Skip to main content

w/e 2023-04-16

Feeling unusually chill and content this week. Weird. Maybe it’s the advent of spring and some sunshine.

§ My favourite listen of the week was Dust to Dust: The NTS Guide to Ambient Americana which was repeated one morning (Easter Monday?): “Western-flavoured downtempo sounds. Lapsteels, anachronistic electronics, and deconstructed country ballads.” Lovely stuff.

§ A couple of months back I bought a Tacx Flow smart bike trainer which, after initial frustrations with it and my old bike and various apps, worked consistently and I decided I enjoyed this isolated indoor cycling as much as I’m likely to enjoy any very convenient cardio exercise.

I also decided that if I was going to carry on doing this then I’d eventually want to upgrade the trainer. The Tacx Flow involves the bike’s rear wheel turning a metal roller to gauge speed, and the metal roller providing some resistance to the wheel in order to simulate cycling uphill. It works fine but it’s fairly noisy, it doesn’t do the tyre much good, and there’s a little too much that requires adjustment over time, in order to keep the friction between tyre and roller consistent.

So, if I was going to carry on, and one day upgrade, I thought I might as well do it now. Browsing eBay and Facebook Marketplace there was, coincidentally, a second-hand Wahoo Kickr Core (which seemed like what I’d upgrade to) being sold by a guy in Hereford. Given no one wants to post these very heavy, very awkward devices, and the chances of another one appearing within a few miles of me being slim, I bought that. £300 is approaching half price but still feels expensive for a component of some exercise equipment, but still.

A photo of the Wahoo Kickr Core, a large black disk on legs, with 'wahoo' written across it in bold white letters. It's supporting the rear of a black-framed bike.

This kind of trainer involves removing the bike’s rear wheel and looping its chain around a set of gears attached to the trainer. No rear wheel, no finicky levels of friction, but direct interaction between pedals and the device providing resistance. There’s less to fall out of whack, and it’s much quieter: the only sound comes from the bike’s chain and gears while the trainer’s flywheel silently spins.

And but also I was finding my old bike annoying. It’s a bit like a classic car – lovely to look at but you have to enjoy the finicky nature of using it, which isn’t always the case. The gear shifters are – as they all once were – on the downtube rather than the handlebars, and aren’t indexed, so shifting up and down involved a bit too much clanking and swearing on hilly routes. If using it on an actual road it also added the hazard of having to remove your hands from the handlebars.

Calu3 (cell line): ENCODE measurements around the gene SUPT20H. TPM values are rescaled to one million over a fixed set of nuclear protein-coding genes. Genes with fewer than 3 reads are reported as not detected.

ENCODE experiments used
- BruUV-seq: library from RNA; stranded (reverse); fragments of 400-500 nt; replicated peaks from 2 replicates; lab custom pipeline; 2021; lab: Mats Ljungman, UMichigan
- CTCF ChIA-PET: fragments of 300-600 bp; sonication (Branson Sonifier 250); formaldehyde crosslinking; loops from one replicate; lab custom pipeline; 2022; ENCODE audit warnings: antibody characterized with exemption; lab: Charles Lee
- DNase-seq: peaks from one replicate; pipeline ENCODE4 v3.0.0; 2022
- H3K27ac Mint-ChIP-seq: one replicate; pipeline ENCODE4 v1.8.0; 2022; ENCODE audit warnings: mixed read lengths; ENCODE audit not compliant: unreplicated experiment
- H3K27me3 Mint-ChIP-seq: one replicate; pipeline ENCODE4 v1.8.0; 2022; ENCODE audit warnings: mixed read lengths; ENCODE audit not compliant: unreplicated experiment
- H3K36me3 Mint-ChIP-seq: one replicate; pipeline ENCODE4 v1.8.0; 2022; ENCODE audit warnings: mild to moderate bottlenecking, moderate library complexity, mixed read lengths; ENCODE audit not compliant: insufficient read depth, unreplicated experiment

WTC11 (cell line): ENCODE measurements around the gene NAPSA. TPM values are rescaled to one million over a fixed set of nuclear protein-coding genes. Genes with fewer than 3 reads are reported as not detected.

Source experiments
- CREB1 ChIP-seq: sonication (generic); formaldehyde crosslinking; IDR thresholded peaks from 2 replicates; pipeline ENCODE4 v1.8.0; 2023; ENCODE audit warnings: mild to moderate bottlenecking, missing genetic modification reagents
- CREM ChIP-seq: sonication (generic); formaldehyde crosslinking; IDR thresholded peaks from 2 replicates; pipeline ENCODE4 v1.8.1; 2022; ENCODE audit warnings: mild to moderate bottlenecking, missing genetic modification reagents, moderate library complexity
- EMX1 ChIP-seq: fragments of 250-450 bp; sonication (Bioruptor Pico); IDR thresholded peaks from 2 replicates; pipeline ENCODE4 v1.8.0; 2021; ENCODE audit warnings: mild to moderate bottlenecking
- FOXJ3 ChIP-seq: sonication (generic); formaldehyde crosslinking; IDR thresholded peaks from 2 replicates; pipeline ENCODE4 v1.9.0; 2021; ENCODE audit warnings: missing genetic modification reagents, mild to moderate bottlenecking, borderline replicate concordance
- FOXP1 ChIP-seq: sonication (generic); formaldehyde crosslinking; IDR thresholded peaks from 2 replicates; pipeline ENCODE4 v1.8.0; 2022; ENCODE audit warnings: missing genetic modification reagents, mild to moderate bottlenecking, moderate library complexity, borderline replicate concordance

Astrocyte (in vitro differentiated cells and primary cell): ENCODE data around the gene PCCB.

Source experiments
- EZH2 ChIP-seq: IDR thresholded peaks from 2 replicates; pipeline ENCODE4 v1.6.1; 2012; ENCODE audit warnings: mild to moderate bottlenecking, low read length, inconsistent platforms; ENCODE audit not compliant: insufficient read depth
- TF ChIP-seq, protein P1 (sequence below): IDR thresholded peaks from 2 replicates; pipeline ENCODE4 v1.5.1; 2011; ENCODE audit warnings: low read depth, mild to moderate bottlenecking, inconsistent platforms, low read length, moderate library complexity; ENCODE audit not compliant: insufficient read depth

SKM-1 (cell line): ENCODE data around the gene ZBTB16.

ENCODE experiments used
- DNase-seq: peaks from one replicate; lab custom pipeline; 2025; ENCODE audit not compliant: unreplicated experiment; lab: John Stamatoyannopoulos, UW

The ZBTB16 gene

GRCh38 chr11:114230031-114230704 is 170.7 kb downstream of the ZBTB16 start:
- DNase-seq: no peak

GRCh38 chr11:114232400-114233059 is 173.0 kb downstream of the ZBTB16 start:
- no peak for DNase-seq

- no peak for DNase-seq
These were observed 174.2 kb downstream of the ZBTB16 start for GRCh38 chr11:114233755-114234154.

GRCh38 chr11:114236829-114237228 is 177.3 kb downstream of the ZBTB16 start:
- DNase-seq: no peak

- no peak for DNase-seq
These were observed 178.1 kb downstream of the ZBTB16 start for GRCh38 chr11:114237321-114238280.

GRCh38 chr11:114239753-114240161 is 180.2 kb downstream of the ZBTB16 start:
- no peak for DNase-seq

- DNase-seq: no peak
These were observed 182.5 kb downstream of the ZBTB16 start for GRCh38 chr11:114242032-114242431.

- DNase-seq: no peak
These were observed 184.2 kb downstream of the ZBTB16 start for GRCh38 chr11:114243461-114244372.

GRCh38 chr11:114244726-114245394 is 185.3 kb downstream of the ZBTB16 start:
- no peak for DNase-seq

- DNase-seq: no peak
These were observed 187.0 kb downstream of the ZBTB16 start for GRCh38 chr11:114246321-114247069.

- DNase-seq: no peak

So I kept my eyes peeled for second-hand bikes, with the set of bikes big enough for me and not too far away being pretty small. My eye was taken with a Kinesis Racelight T2 about an hour’s drive away. I hadn’t heard of the brand before but the reviews from 2015 seemed positive and it looked more like my kind of bike than most of the other brightly-coloured, curvy-framed road bikes out there: classic straight tubes, mudguards and fixing points for a rear rack, and it’s black.

So, one drive and £250 later we managed to squeeze it into the Fiat Panda and I was coming home with a new-to-me bike. I took it for a service at a Local Bike Shop, with no major new parts required, and it was in good shape.

I’ve used the new trainer and bike a couple of times so far and it’s a luxurious improvement over the old set-up. Quiet and smooth, and changing gears doesn’t involve any swearing. It hasn’t been cheap but if it’s a way that I will actually do some cardio frequently, and even enjoy it – or, at least, not hate it – then it’s money well spent. Plus it’s cheaper than a Peloton and I now have a bike that I might one day take out on the non-virtual roads one day. We’ll see.

§ I’ve been trying to help Mary work out exactly what device she will need in order to connect her existing computing peripherals, and a couple of monitors, to a MacBook Air. The options are bewildering in variety and expense, and even with a spreadsheet to keep track of the options I am still struggling.

Yes, Apple creates beautiful, easy to use hardware, but only by offloading all the complex and ugly parts on to the manufacturers of hubs and docks that cost over £200, and absolving itself of responsibility for the research, decision-making, and expense their customers then have to go through.

And it’s apparently not officially possible to use two monitors with a modern MacBook?! Come on Tim Apple, get your act together.

§ This week I finished reading Arbitrary Stupid Goal, Tamara Shopsin’s 2017 memoir about her father, his friend Willy, and growing up at the family’s restaurant in Greenwich Village. It was good. Short pages nicely written about interesting people and places.

§ Good bye till next time.

Mention this post

If you’ve mentioned this post somewhere, enter the URL here to let me know: